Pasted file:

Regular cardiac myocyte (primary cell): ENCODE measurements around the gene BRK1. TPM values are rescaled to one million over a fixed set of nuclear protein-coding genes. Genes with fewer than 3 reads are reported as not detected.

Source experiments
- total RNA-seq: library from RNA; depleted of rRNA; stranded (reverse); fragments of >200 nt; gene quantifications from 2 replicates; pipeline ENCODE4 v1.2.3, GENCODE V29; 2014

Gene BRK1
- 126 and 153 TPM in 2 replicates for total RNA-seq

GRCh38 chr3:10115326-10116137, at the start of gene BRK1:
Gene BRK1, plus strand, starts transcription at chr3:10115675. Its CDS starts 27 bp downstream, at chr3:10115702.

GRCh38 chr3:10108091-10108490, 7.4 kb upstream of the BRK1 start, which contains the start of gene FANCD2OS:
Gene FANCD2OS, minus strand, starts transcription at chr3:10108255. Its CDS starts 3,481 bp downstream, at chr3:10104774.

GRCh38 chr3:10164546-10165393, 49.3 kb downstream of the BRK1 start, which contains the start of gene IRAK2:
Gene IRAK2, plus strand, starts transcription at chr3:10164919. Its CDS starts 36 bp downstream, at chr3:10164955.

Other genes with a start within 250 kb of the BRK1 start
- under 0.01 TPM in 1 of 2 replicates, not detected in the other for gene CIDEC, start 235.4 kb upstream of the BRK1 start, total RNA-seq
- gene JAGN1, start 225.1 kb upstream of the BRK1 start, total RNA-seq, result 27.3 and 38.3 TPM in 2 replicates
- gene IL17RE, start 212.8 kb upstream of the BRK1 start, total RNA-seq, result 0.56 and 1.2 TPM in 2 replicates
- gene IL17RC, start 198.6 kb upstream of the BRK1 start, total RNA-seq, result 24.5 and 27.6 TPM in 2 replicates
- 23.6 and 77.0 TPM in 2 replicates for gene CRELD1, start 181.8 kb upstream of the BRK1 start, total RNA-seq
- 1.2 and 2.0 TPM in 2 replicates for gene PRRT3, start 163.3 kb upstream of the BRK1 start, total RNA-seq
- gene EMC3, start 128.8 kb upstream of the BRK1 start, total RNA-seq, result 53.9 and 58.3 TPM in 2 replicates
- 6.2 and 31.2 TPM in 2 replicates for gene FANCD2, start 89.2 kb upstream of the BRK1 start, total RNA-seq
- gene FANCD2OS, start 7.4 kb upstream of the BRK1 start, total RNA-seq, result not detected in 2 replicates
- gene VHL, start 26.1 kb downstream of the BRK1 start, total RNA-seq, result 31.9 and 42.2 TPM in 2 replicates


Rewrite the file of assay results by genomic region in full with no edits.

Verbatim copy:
Regular cardiac myocyte (primary cell): ENCODE measurements around the gene BRK1. TPM values are rescaled to one million over a fixed set of nuclear protein-coding genes. Genes with fewer than 3 reads are reported as not detected.

Source experiments
- total RNA-seq: library from RNA; depleted of rRNA; stranded (reverse); fragments of >200 nt; gene quantifications from 2 replicates; pipeline ENCODE4 v1.2.3, GENCODE V29; 2014

Gene BRK1
- 126 and 153 TPM in 2 replicates for total RNA-seq

GRCh38 chr3:10115326-10116137, at the start of gene BRK1:
Gene BRK1, plus strand, starts transcription at chr3:10115675. Its CDS starts 27 bp downstream, at chr3:10115702.

GRCh38 chr3:10108091-10108490, 7.4 kb upstream of the BRK1 start, which contains the start of gene FANCD2OS:
Gene FANCD2OS, minus strand, starts transcription at chr3:10108255. Its CDS starts 3,481 bp downstream, at chr3:10104774.

GRCh38 chr3:10164546-10165393, 49.3 kb downstream of the BRK1 start, which contains the start of gene IRAK2:
Gene IRAK2, plus strand, starts transcription at chr3:10164919. Its CDS starts 36 bp downstream, at chr3:10164955.

Other genes with a start within 250 kb of the BRK1 start
- under 0.01 TPM in 1 of 2 replicates, not detected in the other for gene CIDEC, start 235.4 kb upstream of the BRK1 start, total RNA-seq
- gene JAGN1, start 225.1 kb upstream of the BRK1 start, total RNA-seq, result 27.3 and 38.3 TPM in 2 replicates
- gene IL17RE, start 212.8 kb upstream of the BRK1 start, total RNA-seq, result 0.56 and 1.2 TPM in 2 replicates
- gene IL17RC, start 198.6 kb upstream of the BRK1 start, total RNA-seq, result 24.5 and 27.6 TPM in 2 replicates
- 23.6 and 77.0 TPM in 2 replicates for gene CRELD1, start 181.8 kb upstream of the BRK1 start, total RNA-seq
- 1.2 and 2.0 TPM in 2 replicates for gene PRRT3, start 163.3 kb upstream of the BRK1 start, total RNA-seq
- gene EMC3, start 128.8 kb upstream of the BRK1 start, total RNA-seq, result 53.9 and 58.3 TPM in 2 replicates
- 6.2 and 31.2 TPM in 2 replicates for gene FANCD2, start 89.2 kb upstream of the BRK1 start, total RNA-seq
- gene FANCD2OS, start 7.4 kb upstream of the BRK1 start, total RNA-seq, result not detected in 2 replicates
- gene VHL, start 26.1 kb downstream of the BRK1 start, total RNA-seq, result 31.9 and 42.2 TPM in 2 replicates